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CRIME

R.I. man involved in armed standoff on Federal Hill now charged in Jan. 6 insurrection

Timothy J. Desjardins, 35, of Providence, was identified by FBI agents from videos in which he was seen attacking multiple officers with a broken table leg as they tried to stop a mob inside the tunnel at the US Capitol.

In this Jan. 6, 2021 file photo, supporters of then President Donald Trump climb the west wall of the the U.S. Capitol in Washington. A Rhode Island man has been charged in connection with the Jan. 6 insurrection.Jose Luis Magana/Associated Press

PROVIDENCE — The man arrested after a midday armed standoff on Federal Hill just two weeks ago has been charged by the FBI in connection with the Jan. 6 riots at the US Capitol.

Timothy J. Desjardins, 35, of Providence, was identified by FBI agents from videos in which he was seen attacking multiple officers with a broken table leg as they tried to stop a mob inside the tunnel at the US Capitol.Providence Police Department

Timothy J. Desjardins, 35, of Providence, is the first Rhode Islander accused of violence at the Capitol. He was identified by FBI agents from videos on YouTube and body-worn cameras where he was seen attacking multiple officers with a broken table leg as they tried to stop a mob in the tunnel area of the Lower West Terrace at the US Capitol, according to a criminal complaint unsealed Tuesday in the US District Court for the District of Columbia.

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Desjardins is facing six charges: assaulting police officers using a dangerous weapon or inflicting bodily injury, civil disorder, entering or remaining in a restricted building with a dangerous weapon, engaging in physical violence in a restricted building with a deadly or dangerous weapon, disorderly conduct in a Capitol building, and parading, demonstrating, or picketing in a Capitol building.

Desjardins is currently being held without bail at the Adult Correctional Institutions on charges from a standoff on Federal Hill and a road-rage shooting, also on Federal Hill, this fall. No date has been set for his initial court appearance in D.C. to face the federal charges.

Desjardins also drew attention just after 2 a.m. on Jan. 7, when he tried to go over the chains on E Street behind the FBI’s headquarters in Washington, D.C., the complaint said. He handed an officer his Rhode Island driver’s license and said that he’d been at the Capitol, but didn’t go into detail. He had one or two hatchets in his backpack and “mentioned that he was good with them,” the court complaint said. The officer allowed Desjardins to leave because there were no active warrants for him.

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Later that morning, someone reported to Metropolitan Police Department that a man who’d been sleeping outside 1200 G Street NW had left behind a backpack. The officer retrieved it and found the backpack had Desjardins’ ID and credit card, two walkie-talkies, three axes, clothing and prescription bottles, the court document said.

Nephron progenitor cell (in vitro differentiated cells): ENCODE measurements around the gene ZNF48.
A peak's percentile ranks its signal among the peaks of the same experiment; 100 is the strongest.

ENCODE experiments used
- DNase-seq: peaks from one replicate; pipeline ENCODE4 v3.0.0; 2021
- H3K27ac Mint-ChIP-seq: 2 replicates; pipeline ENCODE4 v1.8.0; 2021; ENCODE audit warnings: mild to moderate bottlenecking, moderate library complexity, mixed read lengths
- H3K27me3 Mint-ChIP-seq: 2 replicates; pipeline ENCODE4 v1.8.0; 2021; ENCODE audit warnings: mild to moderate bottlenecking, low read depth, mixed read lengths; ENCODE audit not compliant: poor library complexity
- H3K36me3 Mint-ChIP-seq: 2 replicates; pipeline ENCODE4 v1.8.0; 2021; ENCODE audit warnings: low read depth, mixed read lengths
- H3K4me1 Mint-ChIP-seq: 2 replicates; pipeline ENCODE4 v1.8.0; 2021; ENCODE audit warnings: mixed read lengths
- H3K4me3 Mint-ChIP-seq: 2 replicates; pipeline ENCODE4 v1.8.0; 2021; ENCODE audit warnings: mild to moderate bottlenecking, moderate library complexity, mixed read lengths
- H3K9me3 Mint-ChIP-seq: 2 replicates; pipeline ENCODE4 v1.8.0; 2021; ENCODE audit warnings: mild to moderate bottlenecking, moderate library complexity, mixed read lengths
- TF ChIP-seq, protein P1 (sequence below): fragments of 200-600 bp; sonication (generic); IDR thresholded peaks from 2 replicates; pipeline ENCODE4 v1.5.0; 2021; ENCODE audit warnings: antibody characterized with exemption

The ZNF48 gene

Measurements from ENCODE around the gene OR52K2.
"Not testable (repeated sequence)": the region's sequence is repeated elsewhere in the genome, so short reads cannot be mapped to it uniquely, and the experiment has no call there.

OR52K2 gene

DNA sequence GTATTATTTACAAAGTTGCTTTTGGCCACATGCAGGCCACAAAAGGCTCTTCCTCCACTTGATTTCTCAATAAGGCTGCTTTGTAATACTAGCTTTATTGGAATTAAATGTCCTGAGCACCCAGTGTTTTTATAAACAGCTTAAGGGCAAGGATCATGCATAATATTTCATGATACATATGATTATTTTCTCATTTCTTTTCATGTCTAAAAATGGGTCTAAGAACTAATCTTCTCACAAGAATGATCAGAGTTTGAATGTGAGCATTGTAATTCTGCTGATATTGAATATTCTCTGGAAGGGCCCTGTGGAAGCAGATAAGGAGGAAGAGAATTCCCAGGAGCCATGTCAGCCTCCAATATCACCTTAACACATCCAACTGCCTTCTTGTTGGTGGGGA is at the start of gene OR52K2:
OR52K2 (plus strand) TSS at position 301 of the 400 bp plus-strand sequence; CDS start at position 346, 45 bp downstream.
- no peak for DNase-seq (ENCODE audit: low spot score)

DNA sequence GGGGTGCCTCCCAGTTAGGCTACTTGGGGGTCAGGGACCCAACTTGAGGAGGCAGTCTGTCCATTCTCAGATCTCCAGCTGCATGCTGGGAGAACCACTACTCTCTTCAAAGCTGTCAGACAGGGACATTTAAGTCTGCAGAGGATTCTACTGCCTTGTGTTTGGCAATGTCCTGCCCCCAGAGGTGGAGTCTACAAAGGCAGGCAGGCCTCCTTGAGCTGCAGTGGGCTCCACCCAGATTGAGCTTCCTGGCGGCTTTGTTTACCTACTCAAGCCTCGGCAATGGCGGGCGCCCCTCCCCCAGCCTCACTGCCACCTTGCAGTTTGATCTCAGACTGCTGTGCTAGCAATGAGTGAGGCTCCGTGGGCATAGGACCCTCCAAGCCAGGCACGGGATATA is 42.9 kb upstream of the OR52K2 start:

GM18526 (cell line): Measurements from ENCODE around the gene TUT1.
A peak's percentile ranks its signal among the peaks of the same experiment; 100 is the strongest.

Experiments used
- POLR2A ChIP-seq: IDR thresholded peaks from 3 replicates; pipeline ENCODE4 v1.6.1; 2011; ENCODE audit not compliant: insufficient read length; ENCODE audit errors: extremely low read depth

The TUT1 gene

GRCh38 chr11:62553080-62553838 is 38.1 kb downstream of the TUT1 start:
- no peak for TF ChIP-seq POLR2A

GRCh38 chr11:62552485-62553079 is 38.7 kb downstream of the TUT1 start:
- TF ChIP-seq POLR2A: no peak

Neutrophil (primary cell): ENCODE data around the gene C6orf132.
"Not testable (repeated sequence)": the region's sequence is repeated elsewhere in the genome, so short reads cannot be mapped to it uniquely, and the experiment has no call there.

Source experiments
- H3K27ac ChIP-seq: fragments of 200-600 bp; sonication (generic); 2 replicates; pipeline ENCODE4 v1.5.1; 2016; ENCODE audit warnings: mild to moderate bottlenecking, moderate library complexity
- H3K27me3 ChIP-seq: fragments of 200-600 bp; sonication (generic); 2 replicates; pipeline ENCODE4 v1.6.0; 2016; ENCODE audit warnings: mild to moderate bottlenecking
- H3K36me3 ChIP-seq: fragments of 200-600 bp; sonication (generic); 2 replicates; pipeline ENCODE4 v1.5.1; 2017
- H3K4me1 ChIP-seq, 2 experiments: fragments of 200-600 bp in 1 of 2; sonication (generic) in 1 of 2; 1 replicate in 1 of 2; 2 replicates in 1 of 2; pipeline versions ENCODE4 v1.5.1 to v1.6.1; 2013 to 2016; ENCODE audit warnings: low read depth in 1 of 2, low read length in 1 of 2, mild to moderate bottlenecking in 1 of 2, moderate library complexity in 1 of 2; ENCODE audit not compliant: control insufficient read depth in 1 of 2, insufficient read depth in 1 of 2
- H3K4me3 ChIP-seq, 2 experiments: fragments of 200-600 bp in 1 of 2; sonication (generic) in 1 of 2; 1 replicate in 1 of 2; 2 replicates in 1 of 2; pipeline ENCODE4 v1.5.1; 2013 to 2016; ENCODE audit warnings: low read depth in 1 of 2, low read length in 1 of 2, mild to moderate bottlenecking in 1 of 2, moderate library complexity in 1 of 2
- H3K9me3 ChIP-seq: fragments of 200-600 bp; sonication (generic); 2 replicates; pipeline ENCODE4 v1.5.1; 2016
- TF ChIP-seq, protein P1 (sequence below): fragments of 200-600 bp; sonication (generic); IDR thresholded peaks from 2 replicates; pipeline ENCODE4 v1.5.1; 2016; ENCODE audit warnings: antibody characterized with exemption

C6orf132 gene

Meanwhile, open-source intelligence investigators at @capitolhunters and @seditionhunters combing through photos and videos of the attacks had singled out Desjardin back in February, dubbing him the #FlatCapAttacker. FBI’s Washington Field Office identified Desjardin as No. 348 in its “seeking information” photos.

Eventually, the FBI matched his photos from the video with his driver’s license photo, as well as his mugshots from the Providence Police Department and Rhode Island Department of Corrections, according to the criminal complaint.

The case is being investigated by the Providence Resident Agency of the FBI’s Boston field office and the FBI’s Washington field office.

Desjardins owns a barber shop called “We the People” at 374 Atwells Ave., on Federal Hill. That’s where he barricaded himself on Nov. 11, after patrol officers Ryan Malloy and Scott Campbell noticed he had a gun, according to police. Desjardins surrendered peacefully after an hour and a half of negotiations with police.

Providence Police Chief Hugh T. Clements Jr. said Tuesday that the federal case against Desjardins drove home the danger that officers and the public faced.

“After the fact, how even more fortunate we are that something worse didn’t happen to the two officers — two of our absolute best, as far as instincts on the street,” Clements said. “We are fortunate that scenario didn’t play out for the officers and the public.”

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Desjardins was one of 26 people arrested in Providence on gun charges in November, Clements said. It was the second time in less than two months that Desjardins had been charged with gun violence. Desjardins had a Smith & Wesson .38 revolver at the standoff on Federal Hill. As a convicted felon, he is not allowed to have a firearm.

In early October, Desjardins was charged with shooting a stranger in the face after a road-rage incident in September in the Walgreens parking lot on Atwells Avenue, near his barber shop. He posted the $100,000 surety bail and was released, only to be arrested again after the standoff two weeks ago. He is now held as a bail violator.



Amanda Milkovits can be reached at amanda.milkovits@globe.com. Follow her on Twitter @AmandaMilkovits.